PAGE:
At the top of a hill on Powder Mill Road in Beltsville sits High Point High School. According to local lore and it’s name, the school and the fenced-in, fully lighted-football field adjacent to it, sit at the highest point in Prince George’s County.
It’s been a long time since the football team that plays there has occupied a similar place at atop the county.
Over the past 11 seasons, the Eagles were 16-93. More recent history paints an even bleaker picture: in the seven seasons from 2006 through 2012, High Point won five games total. Over the past five seasons, the Eagles had won two.
This year, High Point is 2-0. The Eagles are off to their first 2-0 start since the late 90s, when a kid named Andre Brown donned their blue and gold.
Brown is now the head coach, the man who took the reins ahead of the 2011 season with what he told the kids was a five-year plan.
“I used to watch the papers and I kept seeing we were losing and losing and losing. And in my heart, I wanted to do something for my alma mater,” he said. “I couldn’t stand to see them keep losing.”
A couple years of bumps and some rather big bruises later (they lost games by scores of 72-0, 68-0, and 61-0 over the past few seasons), his turnaround efforts are working.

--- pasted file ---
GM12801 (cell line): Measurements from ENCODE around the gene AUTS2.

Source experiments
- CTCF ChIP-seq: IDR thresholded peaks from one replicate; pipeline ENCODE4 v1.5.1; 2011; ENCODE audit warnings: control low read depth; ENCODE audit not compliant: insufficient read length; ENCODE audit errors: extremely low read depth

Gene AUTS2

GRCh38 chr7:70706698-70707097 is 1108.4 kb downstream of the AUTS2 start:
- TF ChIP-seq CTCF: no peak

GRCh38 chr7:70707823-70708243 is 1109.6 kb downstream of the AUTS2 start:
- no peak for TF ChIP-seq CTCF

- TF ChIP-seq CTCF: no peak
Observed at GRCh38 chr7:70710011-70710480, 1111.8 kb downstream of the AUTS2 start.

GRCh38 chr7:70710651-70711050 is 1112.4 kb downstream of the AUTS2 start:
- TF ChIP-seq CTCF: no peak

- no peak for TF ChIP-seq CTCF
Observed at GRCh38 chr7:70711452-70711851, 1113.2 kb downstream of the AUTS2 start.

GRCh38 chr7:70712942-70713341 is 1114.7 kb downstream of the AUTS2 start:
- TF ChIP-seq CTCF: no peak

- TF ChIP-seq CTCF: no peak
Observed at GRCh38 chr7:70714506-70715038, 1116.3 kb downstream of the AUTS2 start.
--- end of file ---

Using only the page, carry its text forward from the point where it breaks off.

“I remember being on the sideline while Wise was beating us like 80-0 my first year. Running clock and everything, and just thinking, ‘What the hell did I get myself into?’,” Brown said. “I remember Suitland beating us 65-0, Laurel beat me 56-0 that year. And I was just thinking ‘Man, I’m the world’s worst coach.”
But Brown said kids stuck with the program, believed in the process, and saw things improve to 2-8 last season. Brown emphasized the history of the program, bringing in old teammates from the school’s winning days to talk to his players, while reminding them of that the Eagles used to occupy an annual perch at the top of the county.
“I just preach to them the pride of being an Eagle. I just remind them that they didn’t come from losers, we don’t have a losing tradition at High Point,” Brown said. “So the fact that we’re losing games doesn’t sit right with me.”
Relative improvement last season turned to deep-rooted belief in a turnaround this season when, as Brown put it, “a blessing walked right into [his] practice.”
That blessing was former Surrattsville defensive back and quarterback Dre Kates, who lives near the High Point field. Kates, who played two seasons at Indiana University, was a member of the Baltimore Ravens in training camp this season before breaking his wrist. Currently on medical contract while he rehabs, Kates was walking to his car when he saw the Eagles practicing.
“I saw them through the gate, and I said ‘let me go check them out,’” Kates said. “So I went over and watched practice…there was just something missing. So when the whole thing went down with the Ravens I said ‘Let me come out here and help.’”
Brown welcomed Kates’s experience, and the rehabbing Raven has helped overhaul the team’s lifting program and added intensity to the daily practice routine.